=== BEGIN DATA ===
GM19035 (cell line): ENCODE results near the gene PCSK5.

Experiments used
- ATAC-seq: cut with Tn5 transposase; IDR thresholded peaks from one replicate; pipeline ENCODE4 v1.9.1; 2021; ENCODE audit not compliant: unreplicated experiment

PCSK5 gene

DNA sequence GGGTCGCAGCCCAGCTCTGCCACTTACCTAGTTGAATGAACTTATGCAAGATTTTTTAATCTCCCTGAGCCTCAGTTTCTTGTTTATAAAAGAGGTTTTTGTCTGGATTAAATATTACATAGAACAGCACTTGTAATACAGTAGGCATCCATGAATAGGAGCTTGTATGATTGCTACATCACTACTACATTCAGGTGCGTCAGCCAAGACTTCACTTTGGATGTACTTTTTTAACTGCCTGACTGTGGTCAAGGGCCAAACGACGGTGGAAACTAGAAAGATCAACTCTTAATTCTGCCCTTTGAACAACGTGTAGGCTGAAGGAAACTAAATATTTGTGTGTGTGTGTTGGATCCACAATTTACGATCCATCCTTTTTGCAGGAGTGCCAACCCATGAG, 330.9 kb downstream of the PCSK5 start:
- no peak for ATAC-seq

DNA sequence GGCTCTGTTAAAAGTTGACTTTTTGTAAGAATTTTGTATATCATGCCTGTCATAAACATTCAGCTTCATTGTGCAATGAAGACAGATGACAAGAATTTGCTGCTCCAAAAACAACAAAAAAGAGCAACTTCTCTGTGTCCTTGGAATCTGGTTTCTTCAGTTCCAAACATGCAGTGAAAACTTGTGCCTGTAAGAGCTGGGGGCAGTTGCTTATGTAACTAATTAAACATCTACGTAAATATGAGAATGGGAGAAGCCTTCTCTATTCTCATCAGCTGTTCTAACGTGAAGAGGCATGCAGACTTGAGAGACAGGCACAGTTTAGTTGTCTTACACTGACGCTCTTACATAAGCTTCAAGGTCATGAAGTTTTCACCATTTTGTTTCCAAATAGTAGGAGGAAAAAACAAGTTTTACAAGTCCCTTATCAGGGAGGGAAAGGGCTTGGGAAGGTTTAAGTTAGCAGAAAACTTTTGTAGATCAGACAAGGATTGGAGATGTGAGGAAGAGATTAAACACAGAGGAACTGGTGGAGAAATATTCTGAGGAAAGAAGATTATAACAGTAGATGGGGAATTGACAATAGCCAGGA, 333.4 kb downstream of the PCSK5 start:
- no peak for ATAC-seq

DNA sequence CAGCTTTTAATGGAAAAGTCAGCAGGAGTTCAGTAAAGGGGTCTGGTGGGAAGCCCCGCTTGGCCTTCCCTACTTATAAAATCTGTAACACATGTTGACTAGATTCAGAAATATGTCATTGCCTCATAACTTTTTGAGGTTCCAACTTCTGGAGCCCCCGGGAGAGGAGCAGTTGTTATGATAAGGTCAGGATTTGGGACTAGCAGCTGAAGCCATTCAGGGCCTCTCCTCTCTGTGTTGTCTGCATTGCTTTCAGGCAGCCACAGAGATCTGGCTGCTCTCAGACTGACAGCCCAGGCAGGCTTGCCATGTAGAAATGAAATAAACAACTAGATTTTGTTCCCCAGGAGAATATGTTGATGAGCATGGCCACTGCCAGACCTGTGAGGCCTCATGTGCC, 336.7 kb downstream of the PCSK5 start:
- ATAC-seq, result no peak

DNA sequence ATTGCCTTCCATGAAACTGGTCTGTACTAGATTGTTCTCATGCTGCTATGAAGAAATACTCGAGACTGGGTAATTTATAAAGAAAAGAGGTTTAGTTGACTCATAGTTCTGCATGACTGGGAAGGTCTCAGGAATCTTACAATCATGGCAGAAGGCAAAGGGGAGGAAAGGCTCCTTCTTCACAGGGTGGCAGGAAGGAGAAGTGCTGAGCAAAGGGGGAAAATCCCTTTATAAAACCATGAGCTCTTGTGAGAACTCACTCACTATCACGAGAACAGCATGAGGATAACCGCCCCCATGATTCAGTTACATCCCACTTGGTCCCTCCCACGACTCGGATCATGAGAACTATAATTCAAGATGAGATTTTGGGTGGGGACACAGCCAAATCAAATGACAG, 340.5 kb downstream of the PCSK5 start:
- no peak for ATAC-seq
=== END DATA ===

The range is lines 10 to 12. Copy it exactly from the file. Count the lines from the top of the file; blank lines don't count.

- ATAC-seq, result no peak

DNA sequence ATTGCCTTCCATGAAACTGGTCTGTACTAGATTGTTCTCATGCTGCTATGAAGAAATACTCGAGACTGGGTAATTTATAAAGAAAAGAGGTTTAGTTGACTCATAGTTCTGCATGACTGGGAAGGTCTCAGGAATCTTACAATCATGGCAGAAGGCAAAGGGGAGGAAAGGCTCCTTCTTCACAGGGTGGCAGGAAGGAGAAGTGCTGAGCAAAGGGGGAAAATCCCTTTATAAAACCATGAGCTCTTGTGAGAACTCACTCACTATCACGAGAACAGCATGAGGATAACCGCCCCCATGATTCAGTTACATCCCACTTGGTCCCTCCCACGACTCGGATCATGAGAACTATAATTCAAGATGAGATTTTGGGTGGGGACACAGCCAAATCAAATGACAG, 340.5 kb downstream of the PCSK5 start:
- no peak for ATAC-seq